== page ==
The Legend of CHUMTEAV MAO
Information Courtesy of Ministry of Cults and Religions,Translated by : Moul Jetr. ( February, 2002 Volume 2 No.2 )

Along National Route 3 in Kampot Province, on the way to Kep as you near Chakrei Ting District, a large mountain looms into view. This is Phnom Tvear (Door Mountain), and it is home to a famous neakta, or spirit, called Neakta Chumteav Mao (Her Excellency Mao). Travelers passing her shrine must be wary, for locals believe that if the spirit is not treated with the respect that she expects, sickness and even death will be the punishment for the foolhardy souls who have ignored her. This is the story of how Neakta Chumteav Mao came to be, and how she became so powerful. Once upon a time, many years ago, the jungle around Phnom Tvear was very wild, and filled with dangerous animals. Villagers took their lives in their hands going into the jungle but go there they must as they needed materials to build homes, fuel for fires and meat to eat.

One day, a villager called Krahom Kar (Red Neck) and his wife Mao journeyed to the edge of the jungle with some friends. Before entering the wildest area, they decided to have lunch and sat down to unwrap the rice and banana leaf packages they had brought with them. But no sooner had they settled down than a herd of wild elephants stampeded out of the jungle ready to gore them to death. Krahom Kar fled one way and Mao another, but her path was not a lucky one. A tiger leapt from the bushes, and although she screamed and shouted, it tore her to pieces and ate her. Her husband never looked back but kept running to safety. For years, everyone remembered the death of Yeay Mao (Grandmother Mao) but because of the remoteness of where she was killed, few people passed. Those who did began to speak of a powerful spirit in the area who rewarded them if they paid her homage. At first, people made offerings of umbrellas if they prayed for the rain to hold off until they got home and it did. Then people began to make offerings of food and incense, praying for good luck and good health. When National Route 3 was built in the late 1800's, more people began to pass the territory of Neakta Chumteav Mao, and as offerings grew in number, so did her power.

Local people approached her with gifts of steamed chicken and money to ask for health and good luck. If someone lost something, they would make offerings of joss sticks and candles to ask the spirit to act as a medium to help them locate it or find out who had stolen it. Thieves who stood before her altar and lied about their misdeeds were struck down. If someone became sick, a gift of traditional Khmer music performed at her shrine and an offering of a pig's head on a hook, one tale of gold and two meters of white clothing would usually entice her to enter the body of a medium, spit betel leaves on the invalid and either feed or chase out the spirit which was making the person sick. Even if she did not succeed in this, she could tell the family what spirits were behind the illness and what they wanted in return for the patient's renewed health.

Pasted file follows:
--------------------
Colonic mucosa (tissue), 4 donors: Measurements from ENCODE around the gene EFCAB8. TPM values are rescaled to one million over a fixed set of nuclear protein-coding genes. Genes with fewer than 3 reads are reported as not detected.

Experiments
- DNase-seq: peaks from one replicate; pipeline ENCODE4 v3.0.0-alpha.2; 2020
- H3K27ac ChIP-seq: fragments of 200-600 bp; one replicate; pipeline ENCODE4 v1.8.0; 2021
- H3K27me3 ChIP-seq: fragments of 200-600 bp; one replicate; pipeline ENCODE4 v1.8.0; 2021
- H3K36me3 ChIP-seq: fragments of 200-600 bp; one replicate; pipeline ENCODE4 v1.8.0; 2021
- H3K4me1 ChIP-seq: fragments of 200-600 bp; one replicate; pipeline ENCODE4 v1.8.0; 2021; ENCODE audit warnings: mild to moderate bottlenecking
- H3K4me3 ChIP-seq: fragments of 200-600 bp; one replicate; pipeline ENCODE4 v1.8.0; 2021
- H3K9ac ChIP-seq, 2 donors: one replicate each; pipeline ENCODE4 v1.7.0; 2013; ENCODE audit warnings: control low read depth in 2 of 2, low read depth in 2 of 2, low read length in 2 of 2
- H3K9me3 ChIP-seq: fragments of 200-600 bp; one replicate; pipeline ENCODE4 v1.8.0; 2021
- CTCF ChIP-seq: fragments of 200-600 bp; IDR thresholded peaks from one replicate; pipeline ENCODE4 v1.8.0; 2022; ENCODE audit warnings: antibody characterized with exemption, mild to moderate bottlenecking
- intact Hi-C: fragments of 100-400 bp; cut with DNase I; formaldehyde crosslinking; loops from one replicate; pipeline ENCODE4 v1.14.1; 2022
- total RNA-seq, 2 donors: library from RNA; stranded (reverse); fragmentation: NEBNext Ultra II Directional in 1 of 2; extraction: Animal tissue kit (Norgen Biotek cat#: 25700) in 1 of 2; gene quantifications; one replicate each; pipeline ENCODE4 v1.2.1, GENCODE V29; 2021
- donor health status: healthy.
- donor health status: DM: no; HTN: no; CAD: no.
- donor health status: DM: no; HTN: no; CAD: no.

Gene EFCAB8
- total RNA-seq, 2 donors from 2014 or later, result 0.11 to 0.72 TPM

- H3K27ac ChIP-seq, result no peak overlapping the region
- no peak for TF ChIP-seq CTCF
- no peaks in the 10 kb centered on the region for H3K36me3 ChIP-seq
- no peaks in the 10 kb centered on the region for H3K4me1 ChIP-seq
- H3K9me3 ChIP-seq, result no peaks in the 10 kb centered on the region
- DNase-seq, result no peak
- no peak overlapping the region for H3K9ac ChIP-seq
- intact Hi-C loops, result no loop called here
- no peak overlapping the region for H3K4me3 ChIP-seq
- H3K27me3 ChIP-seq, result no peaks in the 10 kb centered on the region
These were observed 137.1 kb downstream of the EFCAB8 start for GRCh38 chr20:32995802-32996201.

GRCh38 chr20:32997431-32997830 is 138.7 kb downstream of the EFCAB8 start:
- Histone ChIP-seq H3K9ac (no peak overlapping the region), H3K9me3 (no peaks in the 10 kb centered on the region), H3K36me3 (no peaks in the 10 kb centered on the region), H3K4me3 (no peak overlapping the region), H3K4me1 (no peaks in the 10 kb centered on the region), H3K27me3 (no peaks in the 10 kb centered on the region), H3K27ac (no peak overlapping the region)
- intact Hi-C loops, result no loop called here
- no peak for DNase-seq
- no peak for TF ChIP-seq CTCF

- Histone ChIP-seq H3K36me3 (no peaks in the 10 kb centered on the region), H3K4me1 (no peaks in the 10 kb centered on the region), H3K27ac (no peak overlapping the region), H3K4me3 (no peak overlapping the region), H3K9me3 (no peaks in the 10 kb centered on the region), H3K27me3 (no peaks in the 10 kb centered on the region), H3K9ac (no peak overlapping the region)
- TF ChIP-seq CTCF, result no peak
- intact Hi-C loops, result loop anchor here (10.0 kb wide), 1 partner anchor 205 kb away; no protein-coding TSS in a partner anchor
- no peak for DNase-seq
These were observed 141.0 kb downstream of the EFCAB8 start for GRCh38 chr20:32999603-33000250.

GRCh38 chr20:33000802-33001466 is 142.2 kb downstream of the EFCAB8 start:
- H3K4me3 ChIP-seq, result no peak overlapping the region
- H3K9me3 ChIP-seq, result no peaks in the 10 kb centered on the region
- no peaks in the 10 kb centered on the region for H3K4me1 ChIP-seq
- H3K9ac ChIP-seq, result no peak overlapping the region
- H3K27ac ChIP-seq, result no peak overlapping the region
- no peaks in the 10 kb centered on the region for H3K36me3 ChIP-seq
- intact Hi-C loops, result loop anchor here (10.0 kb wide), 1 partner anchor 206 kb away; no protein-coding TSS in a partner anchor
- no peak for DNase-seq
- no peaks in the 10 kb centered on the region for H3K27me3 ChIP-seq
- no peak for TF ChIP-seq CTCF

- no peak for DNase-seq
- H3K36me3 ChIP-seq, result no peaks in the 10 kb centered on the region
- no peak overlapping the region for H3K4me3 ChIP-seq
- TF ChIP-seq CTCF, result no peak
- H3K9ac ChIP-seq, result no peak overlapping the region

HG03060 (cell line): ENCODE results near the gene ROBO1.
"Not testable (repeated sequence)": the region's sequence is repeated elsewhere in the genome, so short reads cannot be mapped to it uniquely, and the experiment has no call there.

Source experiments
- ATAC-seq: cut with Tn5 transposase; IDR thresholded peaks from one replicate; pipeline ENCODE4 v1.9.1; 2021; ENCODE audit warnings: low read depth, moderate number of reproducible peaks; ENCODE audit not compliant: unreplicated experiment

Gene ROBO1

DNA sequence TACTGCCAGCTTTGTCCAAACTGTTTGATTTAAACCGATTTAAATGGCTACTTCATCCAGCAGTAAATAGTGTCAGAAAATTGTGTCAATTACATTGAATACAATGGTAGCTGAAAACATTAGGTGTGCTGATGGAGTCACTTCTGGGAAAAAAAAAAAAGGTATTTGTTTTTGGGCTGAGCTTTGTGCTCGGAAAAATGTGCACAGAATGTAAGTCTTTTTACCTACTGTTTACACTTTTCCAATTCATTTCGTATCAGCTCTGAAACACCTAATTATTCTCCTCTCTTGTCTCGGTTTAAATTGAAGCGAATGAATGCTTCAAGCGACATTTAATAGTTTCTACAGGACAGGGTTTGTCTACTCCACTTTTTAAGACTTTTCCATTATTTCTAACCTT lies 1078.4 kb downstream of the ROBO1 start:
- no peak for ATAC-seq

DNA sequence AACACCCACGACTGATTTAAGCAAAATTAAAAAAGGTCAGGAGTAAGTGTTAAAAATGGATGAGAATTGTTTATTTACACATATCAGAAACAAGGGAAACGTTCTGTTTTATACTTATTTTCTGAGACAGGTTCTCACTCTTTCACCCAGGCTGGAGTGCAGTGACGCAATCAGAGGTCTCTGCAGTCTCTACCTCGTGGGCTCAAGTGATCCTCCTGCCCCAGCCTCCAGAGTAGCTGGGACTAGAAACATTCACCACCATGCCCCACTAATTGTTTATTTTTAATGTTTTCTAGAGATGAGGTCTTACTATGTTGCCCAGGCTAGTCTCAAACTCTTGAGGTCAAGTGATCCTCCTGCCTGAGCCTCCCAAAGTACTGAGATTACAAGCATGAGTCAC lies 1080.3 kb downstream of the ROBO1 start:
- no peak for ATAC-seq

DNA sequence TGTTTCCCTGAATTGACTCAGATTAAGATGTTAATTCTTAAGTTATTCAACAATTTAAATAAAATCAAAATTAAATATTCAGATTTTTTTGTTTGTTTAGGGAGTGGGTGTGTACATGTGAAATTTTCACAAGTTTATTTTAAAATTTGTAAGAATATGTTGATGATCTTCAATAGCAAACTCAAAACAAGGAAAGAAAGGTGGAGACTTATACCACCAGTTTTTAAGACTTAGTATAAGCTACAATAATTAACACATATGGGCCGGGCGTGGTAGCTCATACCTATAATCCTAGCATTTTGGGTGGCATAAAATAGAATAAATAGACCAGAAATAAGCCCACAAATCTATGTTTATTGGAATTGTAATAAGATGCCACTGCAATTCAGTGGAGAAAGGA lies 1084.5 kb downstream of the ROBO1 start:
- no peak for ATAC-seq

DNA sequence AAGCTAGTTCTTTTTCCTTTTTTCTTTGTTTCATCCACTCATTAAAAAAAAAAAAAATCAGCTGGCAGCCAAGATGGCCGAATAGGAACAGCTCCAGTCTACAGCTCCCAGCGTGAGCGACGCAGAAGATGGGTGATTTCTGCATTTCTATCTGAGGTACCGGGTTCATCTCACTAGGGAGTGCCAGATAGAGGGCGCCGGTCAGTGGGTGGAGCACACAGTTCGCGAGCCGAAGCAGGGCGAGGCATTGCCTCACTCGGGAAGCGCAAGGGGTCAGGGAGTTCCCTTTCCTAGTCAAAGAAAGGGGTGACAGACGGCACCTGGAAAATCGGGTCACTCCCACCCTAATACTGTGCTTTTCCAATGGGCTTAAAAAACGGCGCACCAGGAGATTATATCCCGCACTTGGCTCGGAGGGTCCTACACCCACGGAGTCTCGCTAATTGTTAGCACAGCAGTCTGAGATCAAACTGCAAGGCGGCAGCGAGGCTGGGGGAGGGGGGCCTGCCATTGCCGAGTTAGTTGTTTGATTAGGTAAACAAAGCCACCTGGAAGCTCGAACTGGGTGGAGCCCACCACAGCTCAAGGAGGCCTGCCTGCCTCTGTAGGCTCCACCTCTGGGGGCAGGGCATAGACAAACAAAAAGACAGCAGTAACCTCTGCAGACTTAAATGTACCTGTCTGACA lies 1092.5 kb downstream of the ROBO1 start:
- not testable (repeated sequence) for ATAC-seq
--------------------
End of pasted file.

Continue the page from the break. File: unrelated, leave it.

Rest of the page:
But for all her good deeds, Chumteav Mao was a vengeful spirit, and often wreaked havoc on local residents. This reached a climax when a Chinese man, greedy for the money that littered the neakta's shrine, tricked her into playing cards with him for it. At first, he pretended to lose, and the neakta became careless and arrogant. Then, at the very end, he suddenly revealed his skill, winning the game and taking all the spirit's money. Angry at being tricked, Chumteav Mao snapped the Chinese man's neck. After that day, many local people became sick as the spirit took her revenge on innocents. Two things happened to end her reign of terror. Firstly, a French battalion leader stationed in the area (for this was 1944 and Cambodia was at that time a French protectorate) heard the pleas of the people for help and brought a squad of men to her shrine. They shot into the shrine, thereby depleting her power considerably.
The other was that a man named Oung a corporal stationed at the site of her shrine realized that the spirit needed to know she was respected. He built her a newer, larger shrine in the form of a house. Chumteav Mao entered the body of his wife, Sao. "You are a local man," she said through the voice of Sao. "Do you know and fear me?" "Your excellency, I do, and I recognize your power, but why do you cause such suffering to your people?" he replied. "What you witness is my strength. I use it to punish those who do not respect me or are insolent," she said. "I bow before you and ask your forgiveness. We have not known you well enough to truly appreciate your power before," the clever Oung said. "But from now on, we will look after you like you deserve, in return for your protection." The man’s answer satisfied Chumteav Mao and the villagers were safe once more. Chumteav Mao visited Sao many times more to use her as a medium to help the people. Some time later another Chinese man, happy that she had helped him to win the lottery, built her an even more elaborate shrine, and this still stands today. And travelers along National Road 3 still stop to bow before this powerful but moody neakta, to make offerings and ask her blessing before continuing their journey. It is, after all, not safe not to.